3 p.m. — We go to a buffet in the mall where the theater is. I load my plate up with French fries, mapo tofu, cod roe spaghetti, cold udon, potato croquettes, pizza, and a dessert waffle. J. won Infinity War Character Death Bingo, so I pay for both of us. Showing my movie ticket gets me a discount. $29.10

7 p.m. — J. goes with his neighbor to watch Ready Player One at our local theater. I opt out and relax at home.

Daily Total: $50.17

Day Six

7:30 a.m. — J. comes to my house and we drive to the mall so I can get new clothes as a late birthday present to myself. J. insists that we stop to fill up my gas tank first, even though I just gassed up a few days ago. He makes a good point that gas prices anywhere else will be much higher, though, so I get two and a half gallons of gas ($6.83). Then we grab a quick breakfast at 7-Eleven. I get an imposter Hot Pocket, which is essentially two hot dogs encased in cheese, meat sauce, and a tortilla ($2.20). Delicious. $9.03

9:45 a.m. — We take the freeway, and the toll is $16.40. We stop by the Picture Book Museum before getting lunch and heading to the mall. (Museum admission is $8.24.) $24.64

12:20 p.m. — Finding parking for lunch is actually the worst, but after looping around the streets three times over, we park at a soba restaurant. The wait list is 16 parties deep, so we settle for the curry place next door. We get curries, salad, naan, frozen yogurt, and tea. $13.74

1:30 p.m. — On the way to the mall, J. takes a turn at the sight of a store that says “Chocolate Factory.” (He loves Willy Wonka and the Chocolate Factory too much for his own good.) We’re disappointed to find that they sell more chocolate rusks, which are glorified croutons, than they do actual pure chocolate. He gets a chocolate muffin and an ice cream cone, which he shares with me.

2:30 p.m. — It takes forever to get into the mall parking lot. We inch along, blasting Public Enemy from my car. When we finally FINALLY get a parking spot, the sheer density of the crowd is overwhelming. Since lunch was a little unfulfilling for us, we share a kebab from a kebab truck. $2.75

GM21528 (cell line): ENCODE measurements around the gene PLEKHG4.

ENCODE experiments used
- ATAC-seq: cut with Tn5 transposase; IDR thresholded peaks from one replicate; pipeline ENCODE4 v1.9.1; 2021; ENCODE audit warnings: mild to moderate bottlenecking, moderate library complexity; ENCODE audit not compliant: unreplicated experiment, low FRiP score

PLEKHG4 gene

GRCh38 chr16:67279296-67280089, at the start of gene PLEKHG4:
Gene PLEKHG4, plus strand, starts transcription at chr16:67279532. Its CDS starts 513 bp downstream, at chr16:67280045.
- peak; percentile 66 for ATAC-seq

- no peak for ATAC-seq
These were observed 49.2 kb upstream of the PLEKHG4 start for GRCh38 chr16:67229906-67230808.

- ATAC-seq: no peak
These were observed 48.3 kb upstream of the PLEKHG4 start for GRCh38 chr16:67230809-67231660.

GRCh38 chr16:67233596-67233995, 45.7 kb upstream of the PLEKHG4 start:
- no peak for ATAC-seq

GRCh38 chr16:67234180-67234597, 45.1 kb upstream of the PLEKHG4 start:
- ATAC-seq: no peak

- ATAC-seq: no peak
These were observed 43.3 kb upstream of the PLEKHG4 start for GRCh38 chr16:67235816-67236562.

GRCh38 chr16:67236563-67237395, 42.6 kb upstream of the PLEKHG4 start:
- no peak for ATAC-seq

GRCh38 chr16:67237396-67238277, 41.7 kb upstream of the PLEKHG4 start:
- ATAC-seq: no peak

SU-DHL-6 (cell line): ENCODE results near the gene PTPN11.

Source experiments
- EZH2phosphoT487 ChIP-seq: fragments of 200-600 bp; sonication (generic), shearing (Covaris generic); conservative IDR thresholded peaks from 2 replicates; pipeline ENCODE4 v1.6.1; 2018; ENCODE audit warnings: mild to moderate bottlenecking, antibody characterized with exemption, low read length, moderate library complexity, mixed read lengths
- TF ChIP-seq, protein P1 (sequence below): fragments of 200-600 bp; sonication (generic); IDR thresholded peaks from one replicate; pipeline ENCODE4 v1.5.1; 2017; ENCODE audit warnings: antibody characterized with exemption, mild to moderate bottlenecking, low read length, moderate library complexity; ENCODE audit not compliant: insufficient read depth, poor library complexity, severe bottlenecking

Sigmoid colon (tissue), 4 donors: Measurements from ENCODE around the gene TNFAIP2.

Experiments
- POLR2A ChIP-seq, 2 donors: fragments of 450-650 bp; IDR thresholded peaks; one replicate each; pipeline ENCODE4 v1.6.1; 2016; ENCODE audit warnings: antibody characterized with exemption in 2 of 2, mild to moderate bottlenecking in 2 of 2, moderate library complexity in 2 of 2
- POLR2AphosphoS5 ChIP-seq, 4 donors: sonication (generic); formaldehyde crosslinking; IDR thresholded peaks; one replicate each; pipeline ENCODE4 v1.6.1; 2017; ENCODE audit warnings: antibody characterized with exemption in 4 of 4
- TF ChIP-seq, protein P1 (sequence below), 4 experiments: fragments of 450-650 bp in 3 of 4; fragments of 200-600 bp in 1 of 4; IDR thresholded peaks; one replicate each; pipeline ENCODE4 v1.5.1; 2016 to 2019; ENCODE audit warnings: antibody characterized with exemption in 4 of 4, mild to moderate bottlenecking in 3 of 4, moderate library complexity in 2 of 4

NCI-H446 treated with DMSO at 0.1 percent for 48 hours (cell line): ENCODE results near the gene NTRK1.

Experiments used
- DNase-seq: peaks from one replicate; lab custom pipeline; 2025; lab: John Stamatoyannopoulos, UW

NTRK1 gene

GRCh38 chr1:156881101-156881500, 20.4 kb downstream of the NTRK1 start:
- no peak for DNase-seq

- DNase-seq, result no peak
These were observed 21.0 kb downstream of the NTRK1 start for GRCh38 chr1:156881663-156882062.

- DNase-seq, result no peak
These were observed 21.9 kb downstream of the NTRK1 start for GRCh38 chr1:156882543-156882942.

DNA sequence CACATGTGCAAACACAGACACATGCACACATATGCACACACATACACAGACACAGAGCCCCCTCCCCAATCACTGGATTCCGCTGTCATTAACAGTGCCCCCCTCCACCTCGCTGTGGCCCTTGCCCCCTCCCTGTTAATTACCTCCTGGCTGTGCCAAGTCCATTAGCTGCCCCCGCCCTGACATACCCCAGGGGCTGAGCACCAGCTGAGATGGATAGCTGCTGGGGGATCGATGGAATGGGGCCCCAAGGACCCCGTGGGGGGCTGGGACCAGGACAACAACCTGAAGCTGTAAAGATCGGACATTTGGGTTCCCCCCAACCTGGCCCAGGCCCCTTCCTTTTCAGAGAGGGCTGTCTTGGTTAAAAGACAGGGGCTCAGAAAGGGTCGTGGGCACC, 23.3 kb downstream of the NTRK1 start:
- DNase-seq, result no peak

3 p.m. — Ever since I’ve lived here in this country, I’ve been trying to keep up with the dress code. High neck lines at all costs and long sleeves until it’s too hot for it. I find a shirt and light dress pants that I like ($82.11), plus I finally get new glasses, for the first time in over six years ($79.14). $161.25

6 p.m. — We pass by a bakery window, and J.’s eyes bug out at the sight of muffins. We pick up two baked goods each ($4.58). Then we get dinner at a pizza place. I get a margarita pizza ($16.70) and J. gets a pepperoni pizza — and we decide that it’s the best pizza we’ve had in Japan! $21.28

7:40 p.m. — I pay for parking at a ticket kiosk. (Since I got the ticket validated, I get three hours of free parking.) J. gets a Starbucks coffee for the road, but I don’t get anything since I don’t drink coffee or tea. $2.75

10 p.m. — Tolls cost the same amount coming back as they did getting there ($16.40). We gas up when we get back into town ($20.15). J. covers both charges.

Daily Total: $235.44

Day Seven

8:30 a.m. — I wake up and crawl out of bed like a creature out of a Guillermo del Toro film. For breakfast, I eat the baked goods that I bought from the bakery yesterday. The day looks sunnier than the weather forecast said it would be, so I throw a load of laundry into the washing machine. It takes so much time to wait for the wash to finish, and then to hang up every piece of clothing outside. You never realize how many socks you have until you’re clipping them up one-by-one.

11 a.m. — J. and I go to the multimedia rental store to rent Iron Man, which costs $0.73. I pay for half of it ($0.37). We pick up fried chicken from a place down the street. I don’t have a whole lot of coins on me, so I give J. a 1,000-yen bill that covers a little more than half ($9.16). We pretend not to notice that a toddler is twerking on the bench across from us. On the way home, I get a milk pudding and J. gets an ice cream sandwich and red bean dessert from 7-Eleven. J. pays for all of it. $9.53

12 p.m. — We eat the chicken with rice we made ahead of time and watch Iron Man.

3 p.m. — J. heads home and I take a nap. I email my mom, updating her on my weekend. I’ve been away from my family for several years now, but this year I’ve started missing them and have decided it’s time for me to move back home.

10:30 p.m. — Sleep.

Daily Total: $9.53